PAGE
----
At last Miles spoke: "What must I do to get back here?" he asked.

"Come, come, you're rehabilitated now, remember. It is your turn to give back to the State some of the service the State has given you. You will report this morning to the Area Progressive. Transport has been laid on. State be with you, Mr. Plastic. Be careful, that's your Certificate of Human Personality you've dropped—a vital document."



SATELLITE City, one of a hundred such grand conceptions, was not yet in its teens but already the Dome of Security showed signs of wear. This was the name of the great municipal edifice about which the city was planned. The eponymous dome had looked well enough in the architect's model, shallow certainly but amply making up in girth what it lacked in height, the daring exercise of some new trick of construction. But to the surprise of all, when the building arose and was seen from the ground, the dome blandly vanished. It was hidden forever among the roofs and butting shoulders of the ancillary wings and was never seen again from the outside except by airmen and steeple­ jacks. Only the name remained. On the day of its dedication, among massed politicians and People's Choirs the great lump of building materials had shone fine as a factory in all its brilliance of glass and new concrete. Since then, during one of the rather frequent week-ends of international panic, it had been camouflaged and its windows blackened. Cleaners were few and usually on strike. So the Dome of Security remained blotched and dingy, the sole permanent building of Satellite City. There were no workers' flats, no officials' garden suburbs, no parks, no playgrounds yet. These were all on the drawing-boards in the surveyor's office, tattered at the edges, ringed by tea cups; their designer long cremated and his ashes scattered among the docks and nettles. Thus the Dome of Security comprised, even more than had been intended, all the aspirations and amenities of the city.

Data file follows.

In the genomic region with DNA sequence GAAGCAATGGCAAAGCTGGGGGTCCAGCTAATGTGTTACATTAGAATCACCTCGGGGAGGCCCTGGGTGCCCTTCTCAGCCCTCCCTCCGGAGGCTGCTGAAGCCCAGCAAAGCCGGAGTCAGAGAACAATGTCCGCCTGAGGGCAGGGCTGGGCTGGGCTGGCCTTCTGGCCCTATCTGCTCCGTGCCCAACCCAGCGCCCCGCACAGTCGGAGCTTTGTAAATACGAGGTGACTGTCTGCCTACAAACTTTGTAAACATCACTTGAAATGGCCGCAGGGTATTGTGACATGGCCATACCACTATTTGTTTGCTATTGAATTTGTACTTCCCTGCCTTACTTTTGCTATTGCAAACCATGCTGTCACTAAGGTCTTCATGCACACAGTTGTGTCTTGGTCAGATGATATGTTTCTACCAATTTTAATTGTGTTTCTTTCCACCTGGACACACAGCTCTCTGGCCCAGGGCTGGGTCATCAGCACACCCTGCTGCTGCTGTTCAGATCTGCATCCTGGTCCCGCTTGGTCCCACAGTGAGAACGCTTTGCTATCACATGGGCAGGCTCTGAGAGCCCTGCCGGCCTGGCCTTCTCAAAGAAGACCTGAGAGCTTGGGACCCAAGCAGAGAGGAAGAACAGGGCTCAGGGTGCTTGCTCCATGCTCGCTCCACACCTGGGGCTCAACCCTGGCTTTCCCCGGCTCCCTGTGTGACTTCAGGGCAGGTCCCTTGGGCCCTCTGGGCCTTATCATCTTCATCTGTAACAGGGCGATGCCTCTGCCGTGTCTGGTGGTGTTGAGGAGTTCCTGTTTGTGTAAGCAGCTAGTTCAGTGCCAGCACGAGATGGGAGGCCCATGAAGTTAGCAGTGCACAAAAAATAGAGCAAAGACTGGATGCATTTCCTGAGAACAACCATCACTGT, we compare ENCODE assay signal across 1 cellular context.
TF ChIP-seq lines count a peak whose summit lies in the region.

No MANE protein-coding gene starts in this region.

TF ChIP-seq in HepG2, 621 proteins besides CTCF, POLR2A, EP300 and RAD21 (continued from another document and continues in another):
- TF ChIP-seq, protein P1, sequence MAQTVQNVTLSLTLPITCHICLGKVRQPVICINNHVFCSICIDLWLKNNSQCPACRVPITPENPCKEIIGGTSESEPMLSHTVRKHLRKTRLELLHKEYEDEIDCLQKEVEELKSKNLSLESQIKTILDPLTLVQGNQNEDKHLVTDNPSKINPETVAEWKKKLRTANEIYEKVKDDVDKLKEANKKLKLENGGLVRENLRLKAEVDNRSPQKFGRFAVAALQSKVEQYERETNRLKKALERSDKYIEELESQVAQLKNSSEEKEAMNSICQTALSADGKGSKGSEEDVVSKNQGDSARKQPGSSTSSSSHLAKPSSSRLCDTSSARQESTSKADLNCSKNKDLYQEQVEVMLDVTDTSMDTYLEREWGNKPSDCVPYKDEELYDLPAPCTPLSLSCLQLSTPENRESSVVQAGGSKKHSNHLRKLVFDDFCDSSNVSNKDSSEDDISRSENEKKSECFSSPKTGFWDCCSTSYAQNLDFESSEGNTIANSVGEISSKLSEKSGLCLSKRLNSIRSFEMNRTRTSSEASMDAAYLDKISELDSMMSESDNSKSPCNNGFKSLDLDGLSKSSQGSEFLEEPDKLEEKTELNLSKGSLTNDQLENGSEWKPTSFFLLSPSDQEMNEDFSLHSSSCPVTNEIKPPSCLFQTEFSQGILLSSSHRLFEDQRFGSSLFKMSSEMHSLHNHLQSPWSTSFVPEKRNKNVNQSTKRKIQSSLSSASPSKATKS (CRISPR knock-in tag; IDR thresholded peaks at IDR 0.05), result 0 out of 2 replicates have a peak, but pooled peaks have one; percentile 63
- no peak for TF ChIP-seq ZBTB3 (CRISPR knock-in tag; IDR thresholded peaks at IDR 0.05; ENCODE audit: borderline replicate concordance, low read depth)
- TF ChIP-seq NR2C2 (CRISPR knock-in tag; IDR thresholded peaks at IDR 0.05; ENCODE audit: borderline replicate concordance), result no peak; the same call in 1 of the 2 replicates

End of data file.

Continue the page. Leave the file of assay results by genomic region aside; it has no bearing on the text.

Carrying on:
The officials subsisted in perpetual twilight. Great sheets of glass planned to "trap" the sun, admitted few gleams from scratches in their coat of tar. At evening when the electric light came on, there was a faint glow, here and there. When, as often, the power­ station was "shedding its load" the officials stopped work early and groped their way back to their darkened huts where in the useless refrigerators their tiny rations were quietly putrefying. On working days the officials, male and female, trudged through cigarette ends round and round, up and down what had once been lift-shafts, in a silent, shabby, shadowy procession. Among these pilgrims of the dusk, in the weeks that followed his discharge from Mountjoy, moved the exiled Miles Plastic.